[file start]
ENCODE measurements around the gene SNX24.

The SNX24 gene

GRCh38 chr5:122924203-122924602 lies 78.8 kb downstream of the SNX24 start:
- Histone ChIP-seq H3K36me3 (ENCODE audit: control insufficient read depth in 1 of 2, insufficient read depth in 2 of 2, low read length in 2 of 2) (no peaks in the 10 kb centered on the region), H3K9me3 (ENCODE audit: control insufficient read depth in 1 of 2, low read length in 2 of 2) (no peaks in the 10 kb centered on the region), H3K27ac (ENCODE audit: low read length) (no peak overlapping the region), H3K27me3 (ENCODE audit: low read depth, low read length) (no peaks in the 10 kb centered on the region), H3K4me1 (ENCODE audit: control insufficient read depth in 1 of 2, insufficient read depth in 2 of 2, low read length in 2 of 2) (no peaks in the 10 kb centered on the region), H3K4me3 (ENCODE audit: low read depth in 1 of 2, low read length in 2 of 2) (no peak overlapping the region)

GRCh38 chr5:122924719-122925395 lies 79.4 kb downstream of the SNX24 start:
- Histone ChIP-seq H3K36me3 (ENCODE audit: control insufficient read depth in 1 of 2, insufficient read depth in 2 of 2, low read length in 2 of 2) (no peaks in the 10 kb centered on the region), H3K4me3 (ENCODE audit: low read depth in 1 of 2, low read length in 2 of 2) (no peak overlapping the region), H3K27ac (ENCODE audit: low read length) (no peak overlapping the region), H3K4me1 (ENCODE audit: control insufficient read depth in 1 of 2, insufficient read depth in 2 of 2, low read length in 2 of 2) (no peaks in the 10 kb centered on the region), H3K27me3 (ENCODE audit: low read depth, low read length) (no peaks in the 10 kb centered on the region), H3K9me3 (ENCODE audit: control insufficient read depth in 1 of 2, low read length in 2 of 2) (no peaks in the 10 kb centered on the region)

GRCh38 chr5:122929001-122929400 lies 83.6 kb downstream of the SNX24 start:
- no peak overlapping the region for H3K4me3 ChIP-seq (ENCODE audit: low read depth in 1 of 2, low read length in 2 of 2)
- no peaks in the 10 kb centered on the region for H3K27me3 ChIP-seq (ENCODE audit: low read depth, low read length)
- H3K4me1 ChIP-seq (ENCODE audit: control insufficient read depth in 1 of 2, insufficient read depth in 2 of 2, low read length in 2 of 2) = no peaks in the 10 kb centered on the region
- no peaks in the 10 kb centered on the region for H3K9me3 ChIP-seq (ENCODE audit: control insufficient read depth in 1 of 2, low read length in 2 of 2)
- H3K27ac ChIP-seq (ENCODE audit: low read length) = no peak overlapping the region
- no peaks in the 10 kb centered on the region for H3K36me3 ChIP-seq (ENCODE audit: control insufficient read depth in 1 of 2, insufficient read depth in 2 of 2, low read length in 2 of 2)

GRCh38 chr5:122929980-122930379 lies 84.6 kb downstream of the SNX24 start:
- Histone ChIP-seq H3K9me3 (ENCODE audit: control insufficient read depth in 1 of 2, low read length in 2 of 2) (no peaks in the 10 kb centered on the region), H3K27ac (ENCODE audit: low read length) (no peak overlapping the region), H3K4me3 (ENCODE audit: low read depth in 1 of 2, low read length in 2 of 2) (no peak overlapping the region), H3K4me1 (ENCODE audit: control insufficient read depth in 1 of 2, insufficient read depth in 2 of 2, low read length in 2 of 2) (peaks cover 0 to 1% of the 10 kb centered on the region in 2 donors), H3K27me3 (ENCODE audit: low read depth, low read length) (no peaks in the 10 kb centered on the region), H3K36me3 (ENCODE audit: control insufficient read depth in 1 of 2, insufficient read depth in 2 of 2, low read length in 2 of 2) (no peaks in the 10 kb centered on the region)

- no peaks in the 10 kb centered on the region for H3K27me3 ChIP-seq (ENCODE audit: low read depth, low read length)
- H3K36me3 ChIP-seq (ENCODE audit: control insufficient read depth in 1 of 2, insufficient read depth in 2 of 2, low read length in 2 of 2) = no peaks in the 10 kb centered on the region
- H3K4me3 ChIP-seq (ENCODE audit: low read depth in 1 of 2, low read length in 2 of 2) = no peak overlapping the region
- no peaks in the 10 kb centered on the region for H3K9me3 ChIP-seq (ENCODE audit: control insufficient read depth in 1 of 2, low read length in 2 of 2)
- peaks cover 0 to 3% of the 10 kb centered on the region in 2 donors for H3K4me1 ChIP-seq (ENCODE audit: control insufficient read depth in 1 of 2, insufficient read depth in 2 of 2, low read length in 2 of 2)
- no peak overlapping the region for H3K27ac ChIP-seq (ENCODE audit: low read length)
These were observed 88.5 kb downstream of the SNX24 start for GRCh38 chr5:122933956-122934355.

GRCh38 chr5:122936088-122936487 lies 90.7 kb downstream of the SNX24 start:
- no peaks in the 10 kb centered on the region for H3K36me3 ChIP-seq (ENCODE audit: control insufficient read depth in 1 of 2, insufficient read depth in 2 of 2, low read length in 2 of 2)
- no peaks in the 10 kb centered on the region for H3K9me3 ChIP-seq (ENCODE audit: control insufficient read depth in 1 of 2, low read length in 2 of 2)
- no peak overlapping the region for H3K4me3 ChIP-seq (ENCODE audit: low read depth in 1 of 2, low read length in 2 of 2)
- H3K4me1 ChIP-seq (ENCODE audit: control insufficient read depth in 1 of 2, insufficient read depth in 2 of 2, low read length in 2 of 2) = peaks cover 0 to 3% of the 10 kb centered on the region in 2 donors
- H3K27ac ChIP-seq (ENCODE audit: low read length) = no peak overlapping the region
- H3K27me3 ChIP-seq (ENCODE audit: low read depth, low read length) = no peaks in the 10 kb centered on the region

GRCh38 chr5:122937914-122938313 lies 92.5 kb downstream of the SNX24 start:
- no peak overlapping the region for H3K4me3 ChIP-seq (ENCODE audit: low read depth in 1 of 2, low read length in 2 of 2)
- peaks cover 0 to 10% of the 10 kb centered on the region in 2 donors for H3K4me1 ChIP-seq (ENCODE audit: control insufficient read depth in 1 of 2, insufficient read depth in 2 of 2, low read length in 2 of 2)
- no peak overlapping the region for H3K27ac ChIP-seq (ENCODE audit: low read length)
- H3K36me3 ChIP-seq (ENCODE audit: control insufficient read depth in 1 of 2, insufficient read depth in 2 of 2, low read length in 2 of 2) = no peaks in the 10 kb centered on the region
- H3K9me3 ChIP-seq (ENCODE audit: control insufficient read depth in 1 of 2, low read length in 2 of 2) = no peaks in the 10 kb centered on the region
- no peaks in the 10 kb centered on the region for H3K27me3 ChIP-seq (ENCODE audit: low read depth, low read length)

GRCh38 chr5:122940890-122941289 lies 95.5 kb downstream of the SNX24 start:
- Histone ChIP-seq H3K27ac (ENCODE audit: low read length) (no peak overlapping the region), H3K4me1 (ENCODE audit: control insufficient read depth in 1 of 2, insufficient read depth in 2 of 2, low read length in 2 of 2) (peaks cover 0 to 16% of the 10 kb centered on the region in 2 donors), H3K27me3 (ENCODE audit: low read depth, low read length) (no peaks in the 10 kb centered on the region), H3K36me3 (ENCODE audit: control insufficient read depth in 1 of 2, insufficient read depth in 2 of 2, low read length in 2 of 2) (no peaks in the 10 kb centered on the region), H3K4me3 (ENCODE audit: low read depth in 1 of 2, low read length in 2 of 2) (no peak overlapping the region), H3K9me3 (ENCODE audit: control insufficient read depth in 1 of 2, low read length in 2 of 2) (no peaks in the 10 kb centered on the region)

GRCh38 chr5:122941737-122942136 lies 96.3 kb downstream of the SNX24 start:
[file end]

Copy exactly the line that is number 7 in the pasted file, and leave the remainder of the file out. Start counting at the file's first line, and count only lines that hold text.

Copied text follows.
GRCh38 chr5:122929001-122929400 lies 83.6 kb downstream of the SNX24 start: